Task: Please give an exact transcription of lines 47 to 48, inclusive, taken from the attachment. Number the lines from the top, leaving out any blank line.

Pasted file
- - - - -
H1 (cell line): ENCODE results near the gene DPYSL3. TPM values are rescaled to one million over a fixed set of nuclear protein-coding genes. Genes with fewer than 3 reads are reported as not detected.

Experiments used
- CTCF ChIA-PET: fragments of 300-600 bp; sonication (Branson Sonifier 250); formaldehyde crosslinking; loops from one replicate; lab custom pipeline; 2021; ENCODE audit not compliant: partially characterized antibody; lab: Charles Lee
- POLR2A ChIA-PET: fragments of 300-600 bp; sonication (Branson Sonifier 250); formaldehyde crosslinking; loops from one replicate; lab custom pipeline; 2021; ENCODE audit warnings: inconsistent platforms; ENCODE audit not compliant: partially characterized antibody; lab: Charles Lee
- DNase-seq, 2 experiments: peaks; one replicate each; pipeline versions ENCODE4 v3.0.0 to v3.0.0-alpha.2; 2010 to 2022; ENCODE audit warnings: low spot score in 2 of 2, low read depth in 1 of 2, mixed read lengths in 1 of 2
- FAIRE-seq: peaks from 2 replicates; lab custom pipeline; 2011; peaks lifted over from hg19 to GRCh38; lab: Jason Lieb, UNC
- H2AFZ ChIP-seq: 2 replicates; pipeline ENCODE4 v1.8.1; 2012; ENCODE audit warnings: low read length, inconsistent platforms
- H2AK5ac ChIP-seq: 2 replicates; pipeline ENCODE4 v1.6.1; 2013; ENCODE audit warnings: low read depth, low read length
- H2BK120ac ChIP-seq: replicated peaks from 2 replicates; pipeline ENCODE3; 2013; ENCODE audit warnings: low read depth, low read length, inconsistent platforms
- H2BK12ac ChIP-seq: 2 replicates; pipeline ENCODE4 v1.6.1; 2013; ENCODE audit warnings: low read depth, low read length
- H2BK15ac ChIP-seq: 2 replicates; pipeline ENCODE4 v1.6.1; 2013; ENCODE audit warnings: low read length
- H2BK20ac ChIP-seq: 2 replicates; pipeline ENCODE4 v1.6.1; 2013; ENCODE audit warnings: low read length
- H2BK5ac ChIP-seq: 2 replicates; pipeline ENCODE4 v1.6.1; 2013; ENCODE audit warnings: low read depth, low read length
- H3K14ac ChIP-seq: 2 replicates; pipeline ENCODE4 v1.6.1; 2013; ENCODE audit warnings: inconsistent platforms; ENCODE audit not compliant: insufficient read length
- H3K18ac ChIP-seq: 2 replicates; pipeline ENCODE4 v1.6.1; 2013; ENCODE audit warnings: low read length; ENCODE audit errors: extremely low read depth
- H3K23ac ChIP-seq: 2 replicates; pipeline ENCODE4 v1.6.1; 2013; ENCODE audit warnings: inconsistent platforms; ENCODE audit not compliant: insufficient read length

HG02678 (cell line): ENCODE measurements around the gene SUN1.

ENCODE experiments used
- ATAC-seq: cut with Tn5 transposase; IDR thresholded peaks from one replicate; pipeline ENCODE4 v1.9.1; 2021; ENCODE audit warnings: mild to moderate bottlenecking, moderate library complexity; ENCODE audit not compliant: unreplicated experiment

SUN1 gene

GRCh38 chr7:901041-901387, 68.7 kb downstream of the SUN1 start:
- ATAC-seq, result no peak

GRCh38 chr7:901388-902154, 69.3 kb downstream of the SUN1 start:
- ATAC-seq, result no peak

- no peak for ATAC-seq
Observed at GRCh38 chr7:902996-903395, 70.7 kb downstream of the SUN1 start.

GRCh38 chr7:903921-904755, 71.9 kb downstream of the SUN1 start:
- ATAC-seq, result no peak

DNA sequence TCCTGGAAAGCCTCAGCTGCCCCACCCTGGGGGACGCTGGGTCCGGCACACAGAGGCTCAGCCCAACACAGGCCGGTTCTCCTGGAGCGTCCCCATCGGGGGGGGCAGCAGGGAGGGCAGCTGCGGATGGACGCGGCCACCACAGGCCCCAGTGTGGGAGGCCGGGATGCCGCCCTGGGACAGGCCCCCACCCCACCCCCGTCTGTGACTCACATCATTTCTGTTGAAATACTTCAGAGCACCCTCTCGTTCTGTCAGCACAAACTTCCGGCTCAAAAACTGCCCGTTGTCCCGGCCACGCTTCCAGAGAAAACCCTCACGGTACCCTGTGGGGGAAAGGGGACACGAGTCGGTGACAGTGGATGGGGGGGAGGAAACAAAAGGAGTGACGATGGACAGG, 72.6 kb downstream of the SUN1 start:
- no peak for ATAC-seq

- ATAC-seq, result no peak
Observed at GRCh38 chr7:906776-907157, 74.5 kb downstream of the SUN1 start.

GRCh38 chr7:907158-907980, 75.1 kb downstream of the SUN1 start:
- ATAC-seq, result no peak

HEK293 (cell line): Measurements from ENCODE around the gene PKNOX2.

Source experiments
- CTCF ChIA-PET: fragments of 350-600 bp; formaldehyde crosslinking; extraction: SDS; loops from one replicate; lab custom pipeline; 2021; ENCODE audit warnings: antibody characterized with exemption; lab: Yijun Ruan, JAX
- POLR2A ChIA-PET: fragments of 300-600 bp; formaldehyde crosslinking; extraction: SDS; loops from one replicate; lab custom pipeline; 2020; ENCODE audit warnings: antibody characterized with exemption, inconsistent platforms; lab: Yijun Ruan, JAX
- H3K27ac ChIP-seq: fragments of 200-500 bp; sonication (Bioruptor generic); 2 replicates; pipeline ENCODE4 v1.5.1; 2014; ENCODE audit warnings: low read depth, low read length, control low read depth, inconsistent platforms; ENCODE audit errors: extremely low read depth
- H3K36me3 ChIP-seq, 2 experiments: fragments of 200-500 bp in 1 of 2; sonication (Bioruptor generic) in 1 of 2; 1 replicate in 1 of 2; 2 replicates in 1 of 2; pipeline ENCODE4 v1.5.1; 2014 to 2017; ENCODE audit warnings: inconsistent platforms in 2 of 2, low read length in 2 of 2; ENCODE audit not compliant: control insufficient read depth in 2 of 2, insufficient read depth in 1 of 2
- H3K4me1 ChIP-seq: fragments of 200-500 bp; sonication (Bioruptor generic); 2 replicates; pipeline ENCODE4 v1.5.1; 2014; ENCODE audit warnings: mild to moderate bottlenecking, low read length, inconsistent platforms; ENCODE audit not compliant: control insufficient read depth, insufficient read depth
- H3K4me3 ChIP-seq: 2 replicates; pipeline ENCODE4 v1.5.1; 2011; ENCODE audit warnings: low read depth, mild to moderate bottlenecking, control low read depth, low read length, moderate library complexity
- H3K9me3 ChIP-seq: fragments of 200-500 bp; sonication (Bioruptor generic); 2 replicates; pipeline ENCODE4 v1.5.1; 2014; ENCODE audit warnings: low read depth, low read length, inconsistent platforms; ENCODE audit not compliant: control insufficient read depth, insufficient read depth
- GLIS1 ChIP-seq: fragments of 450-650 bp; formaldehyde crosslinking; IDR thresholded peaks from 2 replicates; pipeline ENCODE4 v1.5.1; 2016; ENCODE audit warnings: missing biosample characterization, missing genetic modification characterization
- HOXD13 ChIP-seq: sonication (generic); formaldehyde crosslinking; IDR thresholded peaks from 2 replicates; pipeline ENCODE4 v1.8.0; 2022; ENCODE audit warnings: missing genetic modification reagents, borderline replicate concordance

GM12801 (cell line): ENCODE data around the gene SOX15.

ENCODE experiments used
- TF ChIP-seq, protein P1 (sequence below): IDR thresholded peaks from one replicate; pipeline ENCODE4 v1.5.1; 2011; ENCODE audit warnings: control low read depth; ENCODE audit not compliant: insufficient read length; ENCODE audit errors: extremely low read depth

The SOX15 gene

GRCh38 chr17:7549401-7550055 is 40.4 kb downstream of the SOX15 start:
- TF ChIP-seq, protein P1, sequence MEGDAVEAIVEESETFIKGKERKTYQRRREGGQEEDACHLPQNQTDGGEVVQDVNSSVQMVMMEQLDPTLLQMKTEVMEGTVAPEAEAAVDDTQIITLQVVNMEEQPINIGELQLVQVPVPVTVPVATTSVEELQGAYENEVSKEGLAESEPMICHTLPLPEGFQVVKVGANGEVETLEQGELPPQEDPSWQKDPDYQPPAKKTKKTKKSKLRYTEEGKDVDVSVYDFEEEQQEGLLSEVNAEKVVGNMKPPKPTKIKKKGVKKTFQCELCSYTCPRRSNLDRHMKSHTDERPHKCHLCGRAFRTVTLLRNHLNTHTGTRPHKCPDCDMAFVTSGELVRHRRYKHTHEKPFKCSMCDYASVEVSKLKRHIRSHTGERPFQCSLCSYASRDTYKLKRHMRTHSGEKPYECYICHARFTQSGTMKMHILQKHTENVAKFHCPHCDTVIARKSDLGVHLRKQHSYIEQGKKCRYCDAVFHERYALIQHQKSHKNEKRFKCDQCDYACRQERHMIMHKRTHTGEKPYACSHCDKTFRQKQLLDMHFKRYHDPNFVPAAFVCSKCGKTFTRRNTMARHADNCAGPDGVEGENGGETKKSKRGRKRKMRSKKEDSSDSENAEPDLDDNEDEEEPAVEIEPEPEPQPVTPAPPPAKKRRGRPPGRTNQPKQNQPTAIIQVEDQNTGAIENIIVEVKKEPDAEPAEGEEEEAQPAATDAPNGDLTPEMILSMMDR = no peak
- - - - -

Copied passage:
ENCODE experiments used
- TF ChIP-seq, protein P1 (sequence below): IDR thresholded peaks from one replicate; pipeline ENCODE4 v1.5.1; 2011; ENCODE audit warnings: control low read depth; ENCODE audit not compliant: insufficient read length; ENCODE audit errors: extremely low read depth